Nead an Iolair

We have returned to West Cork, to the house we bought overlooking Roaringwater Bay, and this time it’s for keeps. Our first month has been a whirlwind of unpacking, sorting, making the house our own, meeting neighbours and friends from our winter stay, and taking in everything West Cork has to offer in the summer. Within a few days of arriving we had been to markets, a play, and several concerts; spent a day at an agricultural fair and another on a beach; attended gallery openings and a classic boat gathering; participated once again in the Friday night music sessions in Ballydehob; hosted dinner parties and been hosted in return; in short – settled back into the marvellous rhythm of West Cork life, but this time as permanent residents.

 Cruinniú na mBád: Ballydehob boat gathering

Cruinniú na mBád: Ballydehob boat gathering

We will be writing in Roaringwater Journal about aspects of life and why we love it here. An enormous part of it all, of course, is the people we meet – their open welcome and friendly acceptance has made us feel at home. But it’s more than that: people here are still close to the land, fiercely proud of this area, keepers of the lore and the history and uniquely expressive. Everyone loves to talk, so you’d better not be in a hurry. Today, for example…

After a late night at the session (made exceptional by the addition of a group of French musicians) we had slept in a bit and decided to head into Skibbereen to breakfast and the market. But even though it’s Saturday here comes Ger, the electrician, with the replacement bathroom fan. Abandoning the plan, we made breakfast for all of us and Ger, having installed the fan, regaled us with stories of the townland he comes from, a mile down the road. We told him we had tramped up and down the roads there, the other day, looking for a piece of rock art, a large boulder with cupmarks on the top, and couldn’t find it. He grinned, “’Tis in my yard,” he said. “The legend is that Finn McCool threw it down from Mount Gabriel.” We made a date to go next week to record it and moved on to discussing the theatre. Ger is an actor and knowledgeable dramatist and, over the eggs and toast, he gave us an insightful review of the recent “Fit Up Theatre” productions (excellent!) we had been going to.

West Cork Arts Centre

West Cork Arts Centre

Then it was off to Skibb, to see if Richard, the cable guy, could come back and finish installing the wireless network in the house. In the store, the manager, who turned out to be Richard’s father, explained to us that Richard was on a hurling team that had just won the County finals for their division and needed to celebrate. With a twinkle in his eye, he suggested that we not look out for him before Wednesday. And while we were waiting, he added, why didn’t we take in this great presentation on Tuesday night, for which he would be delighted to sell us tickets. Half an hour later, we left the store, having been brought up to date on the plans for a new Arts Centre and been told the history of his name, family and business.

First Visitors

First Visitors

And so go our days. The summer is winding down and the villages will soon lose the tourist-mecca bustle. Already many of the houses in our little cove have the blinds down as their owners return to the city. There’s a slight hint of autumn in the evenings. Our walks are slowed by the temptations offered by the blackberry brambles, our mornings enlivened by visits from Ferdia, our friendly fox.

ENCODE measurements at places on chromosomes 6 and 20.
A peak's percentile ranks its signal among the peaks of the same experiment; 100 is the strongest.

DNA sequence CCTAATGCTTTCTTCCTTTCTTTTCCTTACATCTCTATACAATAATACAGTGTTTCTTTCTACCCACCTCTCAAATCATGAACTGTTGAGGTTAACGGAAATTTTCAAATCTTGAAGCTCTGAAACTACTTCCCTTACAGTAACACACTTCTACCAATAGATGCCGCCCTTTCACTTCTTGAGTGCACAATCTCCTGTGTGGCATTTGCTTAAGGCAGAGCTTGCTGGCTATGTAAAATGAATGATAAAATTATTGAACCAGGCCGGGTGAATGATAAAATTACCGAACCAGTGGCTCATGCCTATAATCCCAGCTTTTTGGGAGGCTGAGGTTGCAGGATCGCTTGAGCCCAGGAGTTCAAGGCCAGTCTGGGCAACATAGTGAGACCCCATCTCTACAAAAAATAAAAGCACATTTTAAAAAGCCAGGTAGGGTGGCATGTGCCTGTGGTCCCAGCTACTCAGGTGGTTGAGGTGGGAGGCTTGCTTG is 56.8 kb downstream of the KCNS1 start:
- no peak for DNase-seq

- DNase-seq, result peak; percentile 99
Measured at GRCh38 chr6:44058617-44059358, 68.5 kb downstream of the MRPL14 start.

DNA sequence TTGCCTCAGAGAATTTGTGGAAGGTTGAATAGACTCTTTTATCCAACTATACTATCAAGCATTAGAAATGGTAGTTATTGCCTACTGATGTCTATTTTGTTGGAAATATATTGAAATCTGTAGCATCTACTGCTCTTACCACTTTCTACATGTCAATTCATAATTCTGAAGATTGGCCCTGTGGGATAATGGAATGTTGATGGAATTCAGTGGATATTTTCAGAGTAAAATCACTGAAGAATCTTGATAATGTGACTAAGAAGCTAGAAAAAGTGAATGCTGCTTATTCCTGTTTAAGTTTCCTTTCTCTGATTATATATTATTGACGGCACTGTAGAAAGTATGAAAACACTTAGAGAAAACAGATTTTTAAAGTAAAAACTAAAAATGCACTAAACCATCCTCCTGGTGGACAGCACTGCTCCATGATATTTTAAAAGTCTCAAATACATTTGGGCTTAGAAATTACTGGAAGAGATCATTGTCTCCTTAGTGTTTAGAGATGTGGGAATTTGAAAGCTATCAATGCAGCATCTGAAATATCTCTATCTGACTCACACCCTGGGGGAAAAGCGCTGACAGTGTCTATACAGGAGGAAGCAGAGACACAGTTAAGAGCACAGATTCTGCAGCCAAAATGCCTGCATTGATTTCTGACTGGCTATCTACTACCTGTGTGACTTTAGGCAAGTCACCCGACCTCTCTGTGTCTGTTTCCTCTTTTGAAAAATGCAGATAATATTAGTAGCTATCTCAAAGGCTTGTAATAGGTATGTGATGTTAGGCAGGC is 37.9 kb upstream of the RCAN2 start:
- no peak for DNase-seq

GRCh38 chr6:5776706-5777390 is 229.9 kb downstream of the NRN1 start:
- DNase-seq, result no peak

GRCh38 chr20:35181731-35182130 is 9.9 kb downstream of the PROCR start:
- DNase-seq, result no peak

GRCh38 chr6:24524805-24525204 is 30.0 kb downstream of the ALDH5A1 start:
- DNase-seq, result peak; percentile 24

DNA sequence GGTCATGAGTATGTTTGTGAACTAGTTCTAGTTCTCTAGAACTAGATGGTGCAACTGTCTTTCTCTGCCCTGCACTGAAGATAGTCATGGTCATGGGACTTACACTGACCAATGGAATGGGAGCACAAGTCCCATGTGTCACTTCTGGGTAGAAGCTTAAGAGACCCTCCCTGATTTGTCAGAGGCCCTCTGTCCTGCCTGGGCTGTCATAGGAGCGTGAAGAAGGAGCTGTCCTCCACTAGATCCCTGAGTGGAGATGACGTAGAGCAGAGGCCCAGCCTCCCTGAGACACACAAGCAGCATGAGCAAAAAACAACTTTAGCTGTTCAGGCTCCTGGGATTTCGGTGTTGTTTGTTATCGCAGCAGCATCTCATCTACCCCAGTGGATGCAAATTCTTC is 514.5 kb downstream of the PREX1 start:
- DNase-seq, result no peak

From Canada and from England, from cities, from careers and responsibilities, from vastly different lives, we have come together to this extraordinary place.

And now here we are – at home in West Cork.

16 thoughts

  1. Dear Finola,

    I can only echo the comments of others that you and Robert are so agreeably settled in such a beautiful area. The only regret I have is that I am planning to come back to visit Vancouver sometime, and you were one of the first people I had wanted to touch base with, (And Frank Gelin too, although I understand he has retired from BCCAT).

    At any rate, I am charmed to see that your lively intelligence and zest for life are being applied in a new setting!




  2. Hi Finola & Robert! I love the new subtitle (“At Home in West Cork”), and am delighted to have your postings resume. There’s a real sense of you having found your proper place on the planet. And the fox is obviously an official ambassador, come to offer blessings and a benediction to you both…


  3. It’s great to be reading the blog again – I was getting concerned about the silence and went to see Robert’s brother to ask if he had heard anything – then your new posting arrived.

    I’m so glad that you are both settled in the new home – your deep enjoyment of life comes through so strongly.



  4. Your deep contentment rings through, Finola. You and Robert do indeed sound “at home in West Cork”. The beautiful house and setting, interesting activities and events, and most certainly the people all seem to be wonderful ingredients to enjoying wholeheartedly your new life in Ireland. I’m very happy for you both. Helena


  5. “It’s a Wonderful Life”! I’m so glad that you have started your blog again. I just love to know that your new life is so happy. As an aside, the Earls of Bantry married into the Brabazon family! Hugs to you both.


  6. Lovely, sharing the blackberry picking with you, ‘blackberry crumble and Blackberry and apple pie season. Days of calming light, sound and crispening air’ x


  7. It all sounds wonderful — and I know it is. Art and I are here in Port Moody until the end of October, then it’s back to our Southern East Coast home. We were in France with John and family for two weeks just before coming to B.C.
    also went to Belgium for several days. Enjoy your new home and your new life.


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